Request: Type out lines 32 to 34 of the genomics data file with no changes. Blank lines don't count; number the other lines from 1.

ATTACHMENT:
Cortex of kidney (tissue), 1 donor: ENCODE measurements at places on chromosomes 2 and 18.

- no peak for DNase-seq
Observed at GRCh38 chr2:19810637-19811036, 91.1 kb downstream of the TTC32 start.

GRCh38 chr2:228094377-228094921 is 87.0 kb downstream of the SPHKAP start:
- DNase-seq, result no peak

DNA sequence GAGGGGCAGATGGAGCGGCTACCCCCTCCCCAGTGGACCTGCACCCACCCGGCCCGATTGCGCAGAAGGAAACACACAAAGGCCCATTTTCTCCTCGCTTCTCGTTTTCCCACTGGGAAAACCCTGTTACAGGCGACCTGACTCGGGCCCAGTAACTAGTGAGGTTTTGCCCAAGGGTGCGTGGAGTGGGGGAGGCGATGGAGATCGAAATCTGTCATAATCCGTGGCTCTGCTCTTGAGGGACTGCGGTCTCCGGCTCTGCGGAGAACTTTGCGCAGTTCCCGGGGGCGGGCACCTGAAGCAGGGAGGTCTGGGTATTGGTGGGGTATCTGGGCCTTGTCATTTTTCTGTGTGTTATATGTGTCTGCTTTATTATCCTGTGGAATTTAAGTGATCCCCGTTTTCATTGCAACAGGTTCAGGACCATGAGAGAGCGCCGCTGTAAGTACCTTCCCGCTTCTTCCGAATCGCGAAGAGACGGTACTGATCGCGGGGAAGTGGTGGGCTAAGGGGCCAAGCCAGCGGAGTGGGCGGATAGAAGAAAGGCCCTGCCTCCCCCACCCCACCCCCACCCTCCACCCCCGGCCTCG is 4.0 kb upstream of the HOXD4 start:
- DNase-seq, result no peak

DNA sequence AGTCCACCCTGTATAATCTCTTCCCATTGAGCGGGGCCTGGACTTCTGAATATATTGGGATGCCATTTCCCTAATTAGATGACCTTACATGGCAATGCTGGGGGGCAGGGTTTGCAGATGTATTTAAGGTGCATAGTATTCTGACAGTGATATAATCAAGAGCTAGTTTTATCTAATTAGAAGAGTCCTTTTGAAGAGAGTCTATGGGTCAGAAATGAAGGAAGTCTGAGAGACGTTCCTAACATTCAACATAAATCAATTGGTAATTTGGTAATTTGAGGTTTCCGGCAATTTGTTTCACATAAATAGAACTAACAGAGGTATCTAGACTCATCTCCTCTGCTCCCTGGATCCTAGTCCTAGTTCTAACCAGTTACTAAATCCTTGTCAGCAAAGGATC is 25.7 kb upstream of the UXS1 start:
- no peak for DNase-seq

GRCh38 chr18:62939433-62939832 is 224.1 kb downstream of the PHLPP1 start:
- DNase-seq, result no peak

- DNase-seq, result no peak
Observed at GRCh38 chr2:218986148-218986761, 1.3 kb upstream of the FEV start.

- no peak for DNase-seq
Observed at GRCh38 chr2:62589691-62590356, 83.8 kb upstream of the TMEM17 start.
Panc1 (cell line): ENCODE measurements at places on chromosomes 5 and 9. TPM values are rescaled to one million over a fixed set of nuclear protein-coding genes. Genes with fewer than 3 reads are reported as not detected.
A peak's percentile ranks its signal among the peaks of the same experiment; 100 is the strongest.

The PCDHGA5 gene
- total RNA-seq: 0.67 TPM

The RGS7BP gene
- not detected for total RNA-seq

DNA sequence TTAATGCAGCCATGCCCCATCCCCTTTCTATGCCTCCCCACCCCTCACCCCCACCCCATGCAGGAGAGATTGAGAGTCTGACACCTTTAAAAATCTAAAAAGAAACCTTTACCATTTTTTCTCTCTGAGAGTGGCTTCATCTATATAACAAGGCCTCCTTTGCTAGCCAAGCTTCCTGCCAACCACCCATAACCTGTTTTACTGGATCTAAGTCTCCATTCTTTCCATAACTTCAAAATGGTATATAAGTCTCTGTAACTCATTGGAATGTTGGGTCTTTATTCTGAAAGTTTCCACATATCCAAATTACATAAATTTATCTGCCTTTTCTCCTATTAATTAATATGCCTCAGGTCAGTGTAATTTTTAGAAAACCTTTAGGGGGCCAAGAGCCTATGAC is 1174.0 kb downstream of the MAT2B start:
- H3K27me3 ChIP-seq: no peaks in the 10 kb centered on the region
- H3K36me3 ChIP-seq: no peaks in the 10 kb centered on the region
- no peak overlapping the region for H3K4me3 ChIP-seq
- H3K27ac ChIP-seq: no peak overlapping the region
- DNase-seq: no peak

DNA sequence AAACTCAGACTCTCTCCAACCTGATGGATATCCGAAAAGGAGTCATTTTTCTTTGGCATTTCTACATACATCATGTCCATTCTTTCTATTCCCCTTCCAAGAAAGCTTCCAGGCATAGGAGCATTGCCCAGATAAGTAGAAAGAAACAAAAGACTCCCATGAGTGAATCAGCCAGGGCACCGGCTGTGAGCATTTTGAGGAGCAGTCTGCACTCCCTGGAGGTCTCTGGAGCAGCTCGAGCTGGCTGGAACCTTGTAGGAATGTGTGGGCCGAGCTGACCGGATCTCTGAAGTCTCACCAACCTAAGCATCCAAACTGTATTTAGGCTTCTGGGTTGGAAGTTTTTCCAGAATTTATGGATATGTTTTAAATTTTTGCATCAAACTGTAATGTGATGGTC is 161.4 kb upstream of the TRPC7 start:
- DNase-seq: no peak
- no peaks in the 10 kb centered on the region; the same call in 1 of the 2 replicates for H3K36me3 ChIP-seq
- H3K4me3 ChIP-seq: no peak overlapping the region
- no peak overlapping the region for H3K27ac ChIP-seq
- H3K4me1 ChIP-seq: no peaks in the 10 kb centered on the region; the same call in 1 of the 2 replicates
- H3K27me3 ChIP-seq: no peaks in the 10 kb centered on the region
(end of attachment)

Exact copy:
- no peak overlapping the region for H3K27ac ChIP-seq
- H3K4me1 ChIP-seq: no peaks in the 10 kb centered on the region; the same call in 1 of the 2 replicates
- H3K27me3 ChIP-seq: no peaks in the 10 kb centered on the region